Last weekend we made the most of the gorgeous weather we had and did a South Shields beach front walk from the Go Smarter, Go Active website. In today’s blog post I’m going to tell you all about the South Shields beach walking route that we did, what we did on the route, how long it took us, where we ate and why we recommend that you give it a go yourself.
Go Smarter, Go Active itineraries
Go Smarter, Go Active have created a suite of brand-new days out itineraries that you can explore by walking or cycling. You’ll find itineraries that showcase amazing parts of Durham, Gateshead, Newcastle, North Tyneside, Northumberland, South Tyneside and Sunderland that have been designed to encourage active and sustainable travel across the region. They also have a number of cross-boundary guides for the adventurous among you! A selection of the guides are suitable for wheelchair users and those with pushchairs. For an interactive map with clickable hotspots to explore the area and print sections of map see Cycling and Walking Maps from Go Smarter, Go Active.
Living in and being proud of the Borough, we decided to do the South Tyneside day out itinerary, the aptly named ‘Sand Dancer’ coastal route. Knowing the area well, I wanted to showcase what a fantastic day out South Shields beach is for families. The Sand Dancer route offers walkers and cyclists a snapshot of the area’s heritage, attractions, public art and unique landmarks.
The Sand Dancer Go Smarter, Go Active route – South Tyneside
The Sand Dancer is a full route for walkers and cyclists. As this route isn’t a circular route and we had young kids with us, we did the smaller section of the route along South Shields beach front. This smaller route is suitable for those in wheelchairs and those bringing pushchairs (see the section marked in orange).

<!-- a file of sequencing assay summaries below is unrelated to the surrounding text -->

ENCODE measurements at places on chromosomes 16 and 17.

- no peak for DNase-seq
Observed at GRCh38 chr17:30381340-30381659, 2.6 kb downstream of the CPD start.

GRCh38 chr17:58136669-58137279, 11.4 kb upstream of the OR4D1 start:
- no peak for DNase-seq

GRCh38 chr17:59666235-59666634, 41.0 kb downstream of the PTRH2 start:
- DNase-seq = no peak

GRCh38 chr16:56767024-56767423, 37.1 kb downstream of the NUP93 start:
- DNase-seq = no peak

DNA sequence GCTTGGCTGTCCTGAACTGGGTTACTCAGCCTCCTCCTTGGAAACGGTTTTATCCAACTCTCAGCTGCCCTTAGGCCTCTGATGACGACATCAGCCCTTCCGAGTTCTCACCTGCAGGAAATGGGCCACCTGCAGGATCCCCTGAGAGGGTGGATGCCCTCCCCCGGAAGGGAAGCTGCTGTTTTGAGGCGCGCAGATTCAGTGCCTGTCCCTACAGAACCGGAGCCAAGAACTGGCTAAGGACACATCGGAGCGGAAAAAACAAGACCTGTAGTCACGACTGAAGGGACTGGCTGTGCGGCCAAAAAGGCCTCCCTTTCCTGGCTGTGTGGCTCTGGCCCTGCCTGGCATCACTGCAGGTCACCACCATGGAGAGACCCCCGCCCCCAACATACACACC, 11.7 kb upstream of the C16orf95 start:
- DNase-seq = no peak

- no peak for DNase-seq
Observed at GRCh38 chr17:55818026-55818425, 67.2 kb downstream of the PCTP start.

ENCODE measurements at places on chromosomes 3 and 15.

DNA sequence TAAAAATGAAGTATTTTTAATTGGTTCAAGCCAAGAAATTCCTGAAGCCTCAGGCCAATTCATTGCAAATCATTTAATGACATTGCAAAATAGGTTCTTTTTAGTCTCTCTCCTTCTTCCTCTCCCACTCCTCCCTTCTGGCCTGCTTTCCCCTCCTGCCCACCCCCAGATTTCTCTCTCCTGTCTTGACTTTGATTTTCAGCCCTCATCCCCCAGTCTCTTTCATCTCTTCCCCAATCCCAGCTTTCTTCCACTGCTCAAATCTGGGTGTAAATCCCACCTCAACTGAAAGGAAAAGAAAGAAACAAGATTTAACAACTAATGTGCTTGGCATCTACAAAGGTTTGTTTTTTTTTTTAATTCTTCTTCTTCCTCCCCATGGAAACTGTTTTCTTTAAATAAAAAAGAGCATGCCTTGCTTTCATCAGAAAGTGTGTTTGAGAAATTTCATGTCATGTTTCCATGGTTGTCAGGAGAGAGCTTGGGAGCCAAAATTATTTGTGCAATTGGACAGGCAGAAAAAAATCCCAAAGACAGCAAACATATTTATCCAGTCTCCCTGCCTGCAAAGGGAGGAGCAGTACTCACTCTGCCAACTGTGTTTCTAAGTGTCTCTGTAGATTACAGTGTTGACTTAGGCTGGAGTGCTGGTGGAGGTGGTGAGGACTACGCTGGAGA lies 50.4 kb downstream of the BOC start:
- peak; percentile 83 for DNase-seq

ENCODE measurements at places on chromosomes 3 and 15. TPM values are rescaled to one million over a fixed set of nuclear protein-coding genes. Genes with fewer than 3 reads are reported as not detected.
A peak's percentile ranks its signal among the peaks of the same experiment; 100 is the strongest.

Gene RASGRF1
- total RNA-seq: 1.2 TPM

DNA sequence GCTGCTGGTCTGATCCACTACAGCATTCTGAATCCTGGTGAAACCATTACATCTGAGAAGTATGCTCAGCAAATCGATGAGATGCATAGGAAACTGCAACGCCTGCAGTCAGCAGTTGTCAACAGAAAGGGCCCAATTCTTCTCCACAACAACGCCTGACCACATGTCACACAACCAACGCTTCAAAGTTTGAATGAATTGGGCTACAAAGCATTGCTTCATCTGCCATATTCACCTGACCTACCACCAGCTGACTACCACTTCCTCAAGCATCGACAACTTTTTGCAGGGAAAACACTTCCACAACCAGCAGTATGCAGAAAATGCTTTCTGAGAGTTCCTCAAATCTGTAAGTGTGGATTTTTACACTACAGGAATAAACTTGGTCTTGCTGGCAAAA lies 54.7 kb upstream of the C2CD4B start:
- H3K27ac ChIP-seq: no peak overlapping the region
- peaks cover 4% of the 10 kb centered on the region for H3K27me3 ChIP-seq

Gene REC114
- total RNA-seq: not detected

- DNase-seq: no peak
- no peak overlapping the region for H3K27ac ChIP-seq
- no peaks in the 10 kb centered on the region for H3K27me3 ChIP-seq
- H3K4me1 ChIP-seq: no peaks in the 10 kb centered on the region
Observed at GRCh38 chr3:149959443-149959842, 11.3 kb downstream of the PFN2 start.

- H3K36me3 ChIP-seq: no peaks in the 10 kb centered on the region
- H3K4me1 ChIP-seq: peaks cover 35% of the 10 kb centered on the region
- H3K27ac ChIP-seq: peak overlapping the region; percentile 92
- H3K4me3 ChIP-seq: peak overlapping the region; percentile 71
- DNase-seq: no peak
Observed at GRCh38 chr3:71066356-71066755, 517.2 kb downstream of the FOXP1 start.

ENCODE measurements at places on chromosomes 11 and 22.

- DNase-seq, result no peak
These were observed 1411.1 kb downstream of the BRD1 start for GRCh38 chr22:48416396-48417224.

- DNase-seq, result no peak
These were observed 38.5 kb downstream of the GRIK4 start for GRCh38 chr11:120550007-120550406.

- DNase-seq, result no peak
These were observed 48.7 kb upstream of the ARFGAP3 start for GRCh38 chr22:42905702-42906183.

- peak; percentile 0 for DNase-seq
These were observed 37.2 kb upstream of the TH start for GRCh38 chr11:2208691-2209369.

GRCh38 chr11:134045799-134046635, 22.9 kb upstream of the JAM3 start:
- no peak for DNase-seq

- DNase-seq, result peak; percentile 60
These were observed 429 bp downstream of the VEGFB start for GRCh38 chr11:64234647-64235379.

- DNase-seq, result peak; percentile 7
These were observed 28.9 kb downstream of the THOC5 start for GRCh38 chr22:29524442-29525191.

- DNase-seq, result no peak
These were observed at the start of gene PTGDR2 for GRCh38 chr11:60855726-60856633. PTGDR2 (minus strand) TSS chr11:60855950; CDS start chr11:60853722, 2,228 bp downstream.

This section of the route is 1.3 miles and we did it twice so it was 2.6 miles total. At the end of the day my Apple Watch told me I had walked 12,449 steps. We spent 5 hours doing the route but this included spending lots of time at each spot and a lunch break. This isn’t the kind of route where you do the walk and that’s it. This is a fun family day out full of diverse activities. Don’t forget your buckets, spades and swim gear!
Getting to the Sand Dancer route
Go Smarter, Go Active encourage people to make use of the brilliant public transport facilities in the region when thinking about how best to get to the start of routes. You can plan your journey ahead of time using livemap.nexus.org.uk. Simply enter the postcode NE33 2JH to view options near the Sand Dancer’s starting point. Alternatively, if you live close by, you can find the best way to walk or cycle to the start of the route by using the Go Smarter, Go Active interactive map. If you choose to drive, there are car parks all along the route and if you have an electric car like us there are free electric charging points at Pier Head car park near stop 6 on the Sand Dancer route.
South Shields beach walking route
1. Don’t ‘throw rocks’ – Trow Rocks
If you follow the route in the order it is intended then you will start the Sand Dancer at Trow Rocks. These sit to the south of beautiful bays and coastline and Souter Lighthouse. Whilst the route doesn’t start at the top of the rocks, if you are able it is worth climbing the stairs as the views of the ocean and the beach over the cliffs are stunning.
You can also have a look at and learn about the grade II-listed turret the “Disappearing Gun”. We found it amusing to read a sign that said although the gun fired without problem, the water and air pressure mechanism was too slow. It was never used in combat as it took 8 hours to pressurise the pump before it would work!
2. Dance along the sand – Sandhaven Beach